Category Archives: Training

What does resilience look like in the face of traumatic experiences?


Does a resilient individual appear as if stress and trauma has not lasting impact? Does it mean we bounce back as if it never happened? Are there better ways to think about resilience in real life?

In 2014 I gave a presentation reviewing the topic of resilience (definition, examples, threats to, and helps) at our annual Trauma Healing Community of Practice hosted by the American Bible Society.

Sometimes we consider only resilience as an individual trait. I spend a bit of time talking about community resilience. Video is 25 minutes and associated slides (not embedded in the video) can be found here: 2014 COP Resilience.

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Filed under "phil monroe", American Bible Society, continuing education, counseling, Post-Traumatic Stress Disorder, ptsd, Training, Uncategorized

Summer Counseling Institute @ BTS


The BTS Graduate School of Counseling has 2 course offerings this summer: a course on addictions and a course on counseling interventions that move beyond talk therapy. Both are equal to 1 credit or 9 CE credits for professional counselors. The addictions course (Jessica Hansford, LPC, CAADC) will be entirely online and delivered over the course of the month of July. The beyond talk therapy course (Heather Drew, LPC) will be delivered live July 21-22 at our Hatfield campus (with pre and post course work due for those who want graduate credit).

If you want to refresh your counselor knowledge and skills, both courses will give you some new ways to engage counselees.

Link above provides course descriptions. To apply, click here.

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Filed under addiction, Biblical Seminary, continuing education, counseling skills, Counselors, teaching counseling, Training

Watch live stream presentations on power that harms or heals


Starting Tuesday, The Mission: Trauma Healing ministry of the American Bible Society will livestream its 2017 Community of Practice. You can link up here. Conference begins at 8:30AM EDT.

Here are a few of the notable plenaries

  • Tuesday 11 AM: The Good, Bad, and Ugly of Trauma, By Diane Langberg, with Phil Monroe
  • Wednesday 9 AM: The Exploitation of Power in Cultures, By Sherwood and Judith Lingenfelter
  • Wednesday 3:30 PM: Your Power as Facilitator, By Phil Monroe with Diane Langberg
  • Thursday, 9 AM: How to Empower People who have Lost Their Power, By Michael Lyles, MD
  • Thursday, 11 AM Power in Trauma and Healing in Rwanda, By Baraka Paulette

There are other presentations but these are some of the key presentations on the topic of power. Hope you can make it online.

 

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Filed under Abuse, Post-Traumatic Stress Disorder, Training, trauma, Uncategorized

Can Mental Health Practitioners Predict Future Violence?


Yesterday, a gunmen killed five and wounded at least eight others at the baggage claim for a Florida airport. Initial news reports allege the shooter had recently experienced psychotic-like symptoms. I am sure that in the coming days we will learn more details about the shooting and about the recent history of the shooter. Among the details there will be plenty of questions. Did anyone know this might happen? Could someone—especially in positions of power (FBI? Mental Health?)—have prevented it by reporting or removing access to guns?

Of course, it is easy to ask these questions and develop opinions after the fact. And yet we need to ask them if there are possibilities to learn from possible mistakes. What follows attempts to give the public a brief but better understanding of risk assessment when mental illness and violence combine. (NOTE: this is not a comment on the above sad situation or those cases where violence is unrelated to mental health.)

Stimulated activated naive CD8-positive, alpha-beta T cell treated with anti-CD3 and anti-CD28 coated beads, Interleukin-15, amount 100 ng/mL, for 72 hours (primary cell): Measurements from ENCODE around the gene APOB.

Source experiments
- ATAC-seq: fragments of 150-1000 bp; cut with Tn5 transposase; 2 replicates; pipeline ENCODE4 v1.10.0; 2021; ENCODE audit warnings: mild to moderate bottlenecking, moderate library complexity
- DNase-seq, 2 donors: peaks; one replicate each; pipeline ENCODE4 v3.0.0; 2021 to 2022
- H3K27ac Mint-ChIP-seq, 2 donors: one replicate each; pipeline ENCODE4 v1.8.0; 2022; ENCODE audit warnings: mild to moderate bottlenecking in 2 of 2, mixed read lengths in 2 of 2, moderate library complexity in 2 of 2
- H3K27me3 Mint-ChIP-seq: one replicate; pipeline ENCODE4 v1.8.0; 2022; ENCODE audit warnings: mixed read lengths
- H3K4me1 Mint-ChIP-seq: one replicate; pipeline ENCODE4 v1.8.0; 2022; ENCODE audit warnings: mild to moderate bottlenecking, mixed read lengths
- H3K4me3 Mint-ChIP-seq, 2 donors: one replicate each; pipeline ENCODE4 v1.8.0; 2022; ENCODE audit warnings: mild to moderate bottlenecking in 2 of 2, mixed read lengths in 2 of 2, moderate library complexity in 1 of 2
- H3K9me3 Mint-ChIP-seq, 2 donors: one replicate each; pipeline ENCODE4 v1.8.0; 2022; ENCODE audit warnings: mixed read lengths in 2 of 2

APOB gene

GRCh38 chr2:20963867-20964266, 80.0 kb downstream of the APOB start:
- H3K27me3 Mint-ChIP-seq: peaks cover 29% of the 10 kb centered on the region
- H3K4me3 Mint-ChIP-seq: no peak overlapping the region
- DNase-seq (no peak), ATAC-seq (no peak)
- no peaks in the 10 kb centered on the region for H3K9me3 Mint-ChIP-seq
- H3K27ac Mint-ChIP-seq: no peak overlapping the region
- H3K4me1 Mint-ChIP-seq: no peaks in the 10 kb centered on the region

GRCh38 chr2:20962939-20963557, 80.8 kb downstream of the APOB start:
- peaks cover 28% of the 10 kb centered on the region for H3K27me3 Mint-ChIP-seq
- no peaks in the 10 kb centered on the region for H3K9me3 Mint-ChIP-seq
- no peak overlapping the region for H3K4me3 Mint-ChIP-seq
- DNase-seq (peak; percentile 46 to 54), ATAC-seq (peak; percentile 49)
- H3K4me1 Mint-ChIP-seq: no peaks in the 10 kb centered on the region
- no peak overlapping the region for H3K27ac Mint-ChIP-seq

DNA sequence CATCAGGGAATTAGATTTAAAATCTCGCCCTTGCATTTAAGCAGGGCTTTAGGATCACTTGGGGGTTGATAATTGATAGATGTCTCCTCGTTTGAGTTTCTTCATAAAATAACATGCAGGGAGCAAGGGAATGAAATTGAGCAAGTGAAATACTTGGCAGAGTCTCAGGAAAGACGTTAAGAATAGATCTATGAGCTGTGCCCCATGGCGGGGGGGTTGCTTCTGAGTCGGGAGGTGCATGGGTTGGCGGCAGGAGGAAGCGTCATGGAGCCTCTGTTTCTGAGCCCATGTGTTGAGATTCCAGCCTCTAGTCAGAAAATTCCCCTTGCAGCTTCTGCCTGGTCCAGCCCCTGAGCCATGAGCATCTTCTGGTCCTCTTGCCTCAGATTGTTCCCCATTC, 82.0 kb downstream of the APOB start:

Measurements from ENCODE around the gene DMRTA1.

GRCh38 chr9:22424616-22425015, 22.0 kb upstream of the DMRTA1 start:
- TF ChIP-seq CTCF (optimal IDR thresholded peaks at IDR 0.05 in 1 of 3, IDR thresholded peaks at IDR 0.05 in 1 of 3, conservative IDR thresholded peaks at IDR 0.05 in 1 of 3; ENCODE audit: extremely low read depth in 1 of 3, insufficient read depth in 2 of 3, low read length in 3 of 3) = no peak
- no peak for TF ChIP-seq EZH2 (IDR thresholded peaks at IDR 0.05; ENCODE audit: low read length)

A little history of predicting future violence

Violence risk assessment is part of the sub-division of forensic psychology and psychiatry. Expert witnesses are used in court proceedings to report on the existence of mental illness, the probability of imminent dangerous behavior, and the options for most effective/least restrictive treatment required to reduce illness and increase safety.

How do clinicians make these opinions? In the not-too-distant past, expert witnesses usually used their wisdom shaped by years of experience. Much to the chagrin of experts, it turns out that clinical intuition isn’t all that effective. For some professionals, it is little better than chance! (Interested readers can check out Monahan’s 1984 oft-quoted research quoted in this rebuttal article.) Other options include actuarial methods (collecting risk factors just like an insurance company does to determine how much to charge your 18 year old son for car insurance) and test data. Both of these methods seek to eliminate feelings in the decision-making process. Actuarial data can certainly help us. Knowing someone has a history of violence and criminal behavior helps us predict future behavior. Knowing someone has schizophrenia may slightly increase risk of violence, but no more than it would for those who have problems managing impulses. And this would not be a reason to lock someone up (though it may be a reason to limit access to handguns). Assessment tools filled out by the person suspected of violence have a couple of problems with them but the main one is that very few of the most violent have been identified in treatment as possibly benefiting from assessment. And when we do give these assessments, the data rarely is clear—this kind of response means they will be violent, this one means they will not. We’re far better at identifying “faking good” or “faking bad” results than we are in determining whether the results mean future violence.

The best assessment to date requires that we have adequate history, survey of known risk factors, interviews, and test data. But as I said above, if the person suspected has not been in treatment or has done well to present as being merely disturbed but not dangerous, what can be done?

One More Complication

In our current society, we believe deeply that individuals have the right to self-determination. This means they have the right to refuse treatment. This right trumps nearly every other value. It doesn’t matter if the treatment would really help. The person is permitted to refuse. The only exceptions are involuntary commitments to address imminent danger to self or other. And as soon as the danger passes, the treatment can be refused again even if the treatment might avoid a relapse.

Bottom line for Practitioners

We can do better in responding to risk factors that might lead some to violence. We can learn more about these factors. We can equally promote confidentiality and privacy for our most distressed clients and yet be quick to warn others when signs of imminent violence are present. We can ask better questions. We can use non-cognitive approaches to get a better picture of their internal experiences. And yet, we can only work with the information we have. Contrary to popular belief, we are not prophets. In addition, most of our outpatient clients are not even remotely dangerous (in 27 years of clinical work, I have only needed to report two clients for imminent risk to others).